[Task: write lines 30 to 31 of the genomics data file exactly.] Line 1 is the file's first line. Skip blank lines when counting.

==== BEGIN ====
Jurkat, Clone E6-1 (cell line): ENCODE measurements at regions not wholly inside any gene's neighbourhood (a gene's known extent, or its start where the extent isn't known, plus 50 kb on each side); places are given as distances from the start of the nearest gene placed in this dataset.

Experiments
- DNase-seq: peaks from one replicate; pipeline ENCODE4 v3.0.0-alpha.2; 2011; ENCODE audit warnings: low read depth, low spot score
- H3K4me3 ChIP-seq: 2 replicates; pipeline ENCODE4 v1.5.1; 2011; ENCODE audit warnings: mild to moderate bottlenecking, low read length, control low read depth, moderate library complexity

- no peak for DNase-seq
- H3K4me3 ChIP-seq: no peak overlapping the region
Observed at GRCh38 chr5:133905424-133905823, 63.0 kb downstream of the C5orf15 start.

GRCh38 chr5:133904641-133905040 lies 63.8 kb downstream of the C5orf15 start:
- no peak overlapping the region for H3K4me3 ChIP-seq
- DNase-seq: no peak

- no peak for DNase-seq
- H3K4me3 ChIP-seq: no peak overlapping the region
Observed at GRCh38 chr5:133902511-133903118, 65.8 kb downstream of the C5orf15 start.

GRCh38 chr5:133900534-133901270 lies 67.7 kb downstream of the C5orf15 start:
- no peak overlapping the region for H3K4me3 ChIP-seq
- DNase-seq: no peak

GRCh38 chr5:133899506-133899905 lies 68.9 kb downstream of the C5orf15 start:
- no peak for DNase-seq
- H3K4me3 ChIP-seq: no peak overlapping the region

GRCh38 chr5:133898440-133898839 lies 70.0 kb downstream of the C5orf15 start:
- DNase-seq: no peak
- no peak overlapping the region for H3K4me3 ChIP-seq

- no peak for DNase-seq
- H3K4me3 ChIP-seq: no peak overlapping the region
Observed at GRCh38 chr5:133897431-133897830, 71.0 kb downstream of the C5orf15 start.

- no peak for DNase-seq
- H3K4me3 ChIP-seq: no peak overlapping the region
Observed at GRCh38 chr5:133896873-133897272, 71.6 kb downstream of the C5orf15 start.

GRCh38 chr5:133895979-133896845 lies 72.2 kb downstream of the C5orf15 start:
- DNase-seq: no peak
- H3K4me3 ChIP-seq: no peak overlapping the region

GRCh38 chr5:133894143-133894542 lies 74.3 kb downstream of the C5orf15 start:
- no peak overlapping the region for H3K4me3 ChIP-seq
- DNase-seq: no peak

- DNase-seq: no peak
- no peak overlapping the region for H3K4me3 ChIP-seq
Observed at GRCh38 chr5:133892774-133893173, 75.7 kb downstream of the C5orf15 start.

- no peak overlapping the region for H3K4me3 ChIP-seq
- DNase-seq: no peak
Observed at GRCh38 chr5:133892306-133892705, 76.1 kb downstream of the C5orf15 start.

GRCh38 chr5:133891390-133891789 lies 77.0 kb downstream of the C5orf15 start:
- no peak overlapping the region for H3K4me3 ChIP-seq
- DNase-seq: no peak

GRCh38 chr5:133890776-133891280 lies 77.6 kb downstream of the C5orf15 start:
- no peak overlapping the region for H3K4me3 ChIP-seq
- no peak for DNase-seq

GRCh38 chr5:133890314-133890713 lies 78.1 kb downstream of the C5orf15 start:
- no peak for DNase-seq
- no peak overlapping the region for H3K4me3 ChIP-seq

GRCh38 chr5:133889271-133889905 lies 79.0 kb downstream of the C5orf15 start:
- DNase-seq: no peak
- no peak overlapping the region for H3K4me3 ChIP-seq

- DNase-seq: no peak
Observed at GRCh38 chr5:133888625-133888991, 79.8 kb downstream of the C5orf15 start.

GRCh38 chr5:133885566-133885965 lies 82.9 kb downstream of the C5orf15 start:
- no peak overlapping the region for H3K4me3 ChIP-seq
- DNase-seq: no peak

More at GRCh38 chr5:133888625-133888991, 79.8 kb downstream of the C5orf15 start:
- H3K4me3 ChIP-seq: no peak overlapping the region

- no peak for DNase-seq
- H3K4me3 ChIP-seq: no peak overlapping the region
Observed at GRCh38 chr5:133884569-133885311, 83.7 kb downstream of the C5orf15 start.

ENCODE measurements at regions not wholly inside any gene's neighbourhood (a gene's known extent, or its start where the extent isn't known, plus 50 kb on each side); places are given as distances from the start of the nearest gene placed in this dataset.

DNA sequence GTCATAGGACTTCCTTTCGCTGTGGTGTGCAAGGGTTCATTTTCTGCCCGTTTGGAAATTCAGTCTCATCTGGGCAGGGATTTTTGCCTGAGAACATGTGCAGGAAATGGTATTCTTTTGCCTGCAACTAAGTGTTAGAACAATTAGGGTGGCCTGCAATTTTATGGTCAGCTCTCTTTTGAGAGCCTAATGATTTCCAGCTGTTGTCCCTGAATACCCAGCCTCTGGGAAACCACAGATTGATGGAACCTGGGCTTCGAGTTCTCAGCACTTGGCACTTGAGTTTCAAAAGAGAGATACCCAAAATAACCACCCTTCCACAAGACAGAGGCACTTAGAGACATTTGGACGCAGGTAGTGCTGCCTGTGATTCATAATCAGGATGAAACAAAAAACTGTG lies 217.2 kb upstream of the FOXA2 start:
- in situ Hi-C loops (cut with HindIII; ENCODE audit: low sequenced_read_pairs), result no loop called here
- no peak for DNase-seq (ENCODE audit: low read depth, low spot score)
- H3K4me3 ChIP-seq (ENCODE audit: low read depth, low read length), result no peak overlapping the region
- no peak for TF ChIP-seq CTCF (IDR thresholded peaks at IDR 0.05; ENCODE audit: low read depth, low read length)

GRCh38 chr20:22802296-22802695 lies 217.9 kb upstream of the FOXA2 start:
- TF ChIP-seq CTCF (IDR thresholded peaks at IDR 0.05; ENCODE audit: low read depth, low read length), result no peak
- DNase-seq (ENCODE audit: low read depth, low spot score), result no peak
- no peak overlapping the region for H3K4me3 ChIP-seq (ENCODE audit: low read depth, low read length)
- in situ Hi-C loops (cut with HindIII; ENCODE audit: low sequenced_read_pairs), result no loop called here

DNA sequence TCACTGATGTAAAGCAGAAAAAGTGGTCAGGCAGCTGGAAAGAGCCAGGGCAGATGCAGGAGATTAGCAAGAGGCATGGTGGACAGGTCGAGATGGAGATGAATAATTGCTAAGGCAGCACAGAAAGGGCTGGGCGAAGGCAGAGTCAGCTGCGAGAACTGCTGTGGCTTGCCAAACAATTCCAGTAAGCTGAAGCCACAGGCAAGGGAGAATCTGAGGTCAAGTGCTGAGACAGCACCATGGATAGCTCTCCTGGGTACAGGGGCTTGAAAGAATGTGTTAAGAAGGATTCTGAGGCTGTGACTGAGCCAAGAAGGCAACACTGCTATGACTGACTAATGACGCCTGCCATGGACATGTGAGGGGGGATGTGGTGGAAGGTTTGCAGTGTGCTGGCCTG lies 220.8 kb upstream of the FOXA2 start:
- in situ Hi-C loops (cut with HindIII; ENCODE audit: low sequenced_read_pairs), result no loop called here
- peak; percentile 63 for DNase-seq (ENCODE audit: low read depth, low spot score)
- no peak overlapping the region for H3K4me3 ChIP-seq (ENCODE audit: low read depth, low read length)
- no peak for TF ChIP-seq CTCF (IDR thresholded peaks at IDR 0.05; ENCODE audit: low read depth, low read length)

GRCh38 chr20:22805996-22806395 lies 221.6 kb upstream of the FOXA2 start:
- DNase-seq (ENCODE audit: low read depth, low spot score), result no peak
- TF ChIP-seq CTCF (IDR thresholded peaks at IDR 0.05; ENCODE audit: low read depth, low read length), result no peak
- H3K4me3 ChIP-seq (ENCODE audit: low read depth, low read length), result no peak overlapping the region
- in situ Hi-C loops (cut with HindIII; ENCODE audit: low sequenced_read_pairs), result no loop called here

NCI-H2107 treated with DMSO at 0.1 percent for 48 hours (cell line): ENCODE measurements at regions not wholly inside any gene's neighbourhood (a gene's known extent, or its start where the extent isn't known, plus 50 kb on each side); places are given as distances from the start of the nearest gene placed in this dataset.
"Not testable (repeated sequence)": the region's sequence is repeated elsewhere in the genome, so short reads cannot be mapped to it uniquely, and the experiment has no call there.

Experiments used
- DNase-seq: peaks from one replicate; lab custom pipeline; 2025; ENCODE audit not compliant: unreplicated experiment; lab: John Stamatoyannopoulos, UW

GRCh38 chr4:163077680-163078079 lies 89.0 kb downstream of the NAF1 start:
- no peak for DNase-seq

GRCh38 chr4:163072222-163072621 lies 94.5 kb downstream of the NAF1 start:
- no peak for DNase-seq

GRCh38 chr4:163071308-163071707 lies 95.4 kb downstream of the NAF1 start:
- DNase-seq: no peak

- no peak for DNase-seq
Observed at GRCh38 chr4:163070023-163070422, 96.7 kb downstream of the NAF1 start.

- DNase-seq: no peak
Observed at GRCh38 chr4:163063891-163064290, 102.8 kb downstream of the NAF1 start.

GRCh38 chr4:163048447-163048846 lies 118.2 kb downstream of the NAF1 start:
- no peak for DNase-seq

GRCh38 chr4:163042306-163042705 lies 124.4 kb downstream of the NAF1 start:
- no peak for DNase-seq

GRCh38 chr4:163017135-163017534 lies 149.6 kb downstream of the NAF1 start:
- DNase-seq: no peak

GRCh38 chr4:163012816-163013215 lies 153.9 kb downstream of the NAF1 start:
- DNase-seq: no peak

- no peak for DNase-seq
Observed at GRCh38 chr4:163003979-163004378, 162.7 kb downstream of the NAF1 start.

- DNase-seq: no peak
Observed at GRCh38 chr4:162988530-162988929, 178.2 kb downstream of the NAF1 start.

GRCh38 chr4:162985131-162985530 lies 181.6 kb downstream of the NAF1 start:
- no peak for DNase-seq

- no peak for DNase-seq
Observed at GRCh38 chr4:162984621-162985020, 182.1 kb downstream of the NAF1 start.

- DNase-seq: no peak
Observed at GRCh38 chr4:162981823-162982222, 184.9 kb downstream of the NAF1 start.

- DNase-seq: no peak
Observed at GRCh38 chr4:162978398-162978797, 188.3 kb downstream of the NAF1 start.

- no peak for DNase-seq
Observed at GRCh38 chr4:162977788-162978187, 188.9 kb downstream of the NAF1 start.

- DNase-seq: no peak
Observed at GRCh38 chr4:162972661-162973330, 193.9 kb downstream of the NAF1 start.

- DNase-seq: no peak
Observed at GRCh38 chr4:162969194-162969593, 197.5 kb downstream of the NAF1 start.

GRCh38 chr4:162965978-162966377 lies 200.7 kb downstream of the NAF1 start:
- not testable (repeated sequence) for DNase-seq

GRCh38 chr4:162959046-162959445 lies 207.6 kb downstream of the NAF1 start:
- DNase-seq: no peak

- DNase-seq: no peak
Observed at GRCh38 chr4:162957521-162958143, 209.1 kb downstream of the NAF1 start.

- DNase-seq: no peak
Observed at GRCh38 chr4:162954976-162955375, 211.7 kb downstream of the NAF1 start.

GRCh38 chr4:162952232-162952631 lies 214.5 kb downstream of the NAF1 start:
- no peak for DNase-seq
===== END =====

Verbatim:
- DNase-seq: no peak
- H3K4me3 ChIP-seq: no peak overlapping the region